I haven’t read anywhere yetWell, that didn’t take long. Threatpost has reported that Kaspersky Labs has detected spam e-mail campaigns and search engine optimized Web pages offering news and images of Bin Laden within hours of the first reports of his death. Clicking those links directed Web surfers to malicious Web pages that try to install Best Antivirus 2011, a fake anti malware program.
A virus researcher wrote about a Facebook spam campaign offering free subway rides and plane tickets to “celebrate Osamas death.” The malicious Facebook pages ask for personal information to win a prize, but users end up spamming friends and getting redirected to other pages seeking even more personal information.
Current events and big news stories are a popular tool to lure malware victims. Malware has now been foisted onto Osama Bin Laden news seekers, be prepared for it. It is simply too globally interesting and compelling a story to be long ignored by the malicious. There are enough sketchy and mising details to launch a long and successful spam campaign. Do not blindly trust anonymous emailings regarding hot news items. If you are unsure about the reliability of your sources, your news is questionable anyway. What should you do? I sift through between 1000-3000 messages a day. Here is my 6 step news spam avoidance process…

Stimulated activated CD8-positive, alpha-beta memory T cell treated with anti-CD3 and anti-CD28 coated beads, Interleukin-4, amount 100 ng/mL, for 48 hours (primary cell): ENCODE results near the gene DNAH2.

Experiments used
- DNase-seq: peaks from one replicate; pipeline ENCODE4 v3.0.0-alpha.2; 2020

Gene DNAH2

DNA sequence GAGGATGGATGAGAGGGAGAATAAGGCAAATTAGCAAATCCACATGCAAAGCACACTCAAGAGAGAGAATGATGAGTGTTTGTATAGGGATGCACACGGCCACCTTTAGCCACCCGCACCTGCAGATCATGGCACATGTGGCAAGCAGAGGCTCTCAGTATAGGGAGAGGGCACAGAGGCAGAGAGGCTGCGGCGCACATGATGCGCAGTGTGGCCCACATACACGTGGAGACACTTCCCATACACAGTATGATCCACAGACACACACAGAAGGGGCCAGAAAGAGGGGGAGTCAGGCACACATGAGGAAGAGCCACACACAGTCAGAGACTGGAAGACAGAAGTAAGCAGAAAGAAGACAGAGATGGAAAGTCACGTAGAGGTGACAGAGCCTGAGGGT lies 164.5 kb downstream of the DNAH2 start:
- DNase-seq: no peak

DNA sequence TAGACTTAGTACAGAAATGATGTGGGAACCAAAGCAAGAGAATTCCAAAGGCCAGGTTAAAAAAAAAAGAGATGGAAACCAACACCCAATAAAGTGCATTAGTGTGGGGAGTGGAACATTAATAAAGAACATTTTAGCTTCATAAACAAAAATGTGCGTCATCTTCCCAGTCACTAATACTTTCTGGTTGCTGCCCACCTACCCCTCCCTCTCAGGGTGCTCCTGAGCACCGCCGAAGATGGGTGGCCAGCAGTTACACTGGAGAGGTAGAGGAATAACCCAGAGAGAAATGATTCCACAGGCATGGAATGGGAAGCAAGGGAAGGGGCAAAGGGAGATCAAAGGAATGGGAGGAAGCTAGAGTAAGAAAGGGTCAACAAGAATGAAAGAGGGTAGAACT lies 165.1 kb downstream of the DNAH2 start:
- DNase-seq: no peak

- Look Closely. If the email address in the header doesn’t match what is displayed in the “From” field, or in the body of the email, delete it.
- Is the spelling and grammer in the body correct? If not, delete it.
- Is the link “shortened”? Some people use link shorteners to mask web addresses. Great way to hide your malicious intent. Delete it.
- Does the link to the story appear to lead to the expected web site? (If the email came from CNN, does it actually show www.cnn.com or www.scam.sucker.com\cnn.html) Delete.
- Roll your mouse over, but don’t click. Does the pop-up text match the address? If not delete it.
- Finally, if you’re really interested in a news story, type the link to the main news site into your browser yourself, and seek the story out. If it’s a top story, it should be easy to find.
Always treat your email with suspicion. If I receive an email, I consider it the first stage of a conversation. The source of any information provided initially needs to be verified, and then the facts validated. Too many people would love to take your hand, lead you down the garden path, and bit the snot out of you behind the rose bushes.